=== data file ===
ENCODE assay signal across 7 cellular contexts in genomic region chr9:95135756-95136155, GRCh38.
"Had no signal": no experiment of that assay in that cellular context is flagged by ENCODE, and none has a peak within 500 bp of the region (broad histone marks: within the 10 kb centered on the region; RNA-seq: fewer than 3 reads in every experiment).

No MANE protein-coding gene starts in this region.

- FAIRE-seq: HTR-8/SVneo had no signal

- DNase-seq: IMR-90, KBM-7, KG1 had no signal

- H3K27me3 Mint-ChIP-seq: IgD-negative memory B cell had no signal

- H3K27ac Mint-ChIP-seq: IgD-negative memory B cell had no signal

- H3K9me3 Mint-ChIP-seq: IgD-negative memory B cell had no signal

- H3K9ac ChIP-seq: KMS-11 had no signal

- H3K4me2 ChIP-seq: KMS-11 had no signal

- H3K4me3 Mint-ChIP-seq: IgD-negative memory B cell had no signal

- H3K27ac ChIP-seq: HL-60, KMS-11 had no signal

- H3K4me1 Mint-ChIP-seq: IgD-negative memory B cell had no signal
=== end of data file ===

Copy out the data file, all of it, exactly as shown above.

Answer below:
ENCODE assay signal across 7 cellular contexts in genomic region chr9:95135756-95136155, GRCh38.
"Had no signal": no experiment of that assay in that cellular context is flagged by ENCODE, and none has a peak within 500 bp of the region (broad histone marks: within the 10 kb centered on the region; RNA-seq: fewer than 3 reads in every experiment).

No MANE protein-coding gene starts in this region.

- FAIRE-seq: HTR-8/SVneo had no signal

- DNase-seq: IMR-90, KBM-7, KG1 had no signal

- H3K27me3 Mint-ChIP-seq: IgD-negative memory B cell had no signal

- H3K27ac Mint-ChIP-seq: IgD-negative memory B cell had no signal

- H3K9me3 Mint-ChIP-seq: IgD-negative memory B cell had no signal

- H3K9ac ChIP-seq: KMS-11 had no signal

- H3K4me2 ChIP-seq: KMS-11 had no signal

- H3K4me3 Mint-ChIP-seq: IgD-negative memory B cell had no signal

- H3K27ac ChIP-seq: HL-60, KMS-11 had no signal

- H3K4me1 Mint-ChIP-seq: IgD-negative memory B cell had no signal